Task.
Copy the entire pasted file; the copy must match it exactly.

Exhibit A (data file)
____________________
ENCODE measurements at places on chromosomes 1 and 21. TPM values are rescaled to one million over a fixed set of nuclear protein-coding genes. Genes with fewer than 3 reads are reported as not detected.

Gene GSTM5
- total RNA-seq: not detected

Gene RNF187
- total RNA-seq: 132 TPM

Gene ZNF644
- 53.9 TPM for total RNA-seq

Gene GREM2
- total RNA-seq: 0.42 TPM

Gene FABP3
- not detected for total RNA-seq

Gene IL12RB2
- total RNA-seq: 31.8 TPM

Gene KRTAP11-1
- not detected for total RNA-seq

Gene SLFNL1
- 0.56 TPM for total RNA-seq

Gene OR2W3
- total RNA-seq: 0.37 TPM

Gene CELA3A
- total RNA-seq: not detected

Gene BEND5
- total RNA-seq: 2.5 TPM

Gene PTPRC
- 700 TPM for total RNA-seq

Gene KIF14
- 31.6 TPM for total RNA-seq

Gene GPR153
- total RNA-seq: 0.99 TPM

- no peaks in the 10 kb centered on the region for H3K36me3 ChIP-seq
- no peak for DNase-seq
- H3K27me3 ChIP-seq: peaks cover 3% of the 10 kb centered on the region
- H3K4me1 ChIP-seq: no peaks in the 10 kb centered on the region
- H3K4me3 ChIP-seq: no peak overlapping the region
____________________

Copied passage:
ENCODE measurements at places on chromosomes 1 and 21. TPM values are rescaled to one million over a fixed set of nuclear protein-coding genes. Genes with fewer than 3 reads are reported as not detected.

Gene GSTM5
- total RNA-seq: not detected

Gene RNF187
- total RNA-seq: 132 TPM

Gene ZNF644
- 53.9 TPM for total RNA-seq

Gene GREM2
- total RNA-seq: 0.42 TPM

Gene FABP3
- not detected for total RNA-seq

Gene IL12RB2
- total RNA-seq: 31.8 TPM

Gene KRTAP11-1
- not detected for total RNA-seq

Gene SLFNL1
- 0.56 TPM for total RNA-seq

Gene OR2W3
- total RNA-seq: 0.37 TPM

Gene CELA3A
- total RNA-seq: not detected

Gene BEND5
- total RNA-seq: 2.5 TPM

Gene PTPRC
- 700 TPM for total RNA-seq

Gene KIF14
- 31.6 TPM for total RNA-seq

Gene GPR153
- total RNA-seq: 0.99 TPM

- no peaks in the 10 kb centered on the region for H3K36me3 ChIP-seq
- no peak for DNase-seq
- H3K27me3 ChIP-seq: peaks cover 3% of the 10 kb centered on the region
- H3K4me1 ChIP-seq: no peaks in the 10 kb centered on the region
- H3K4me3 ChIP-seq: no peak overlapping the region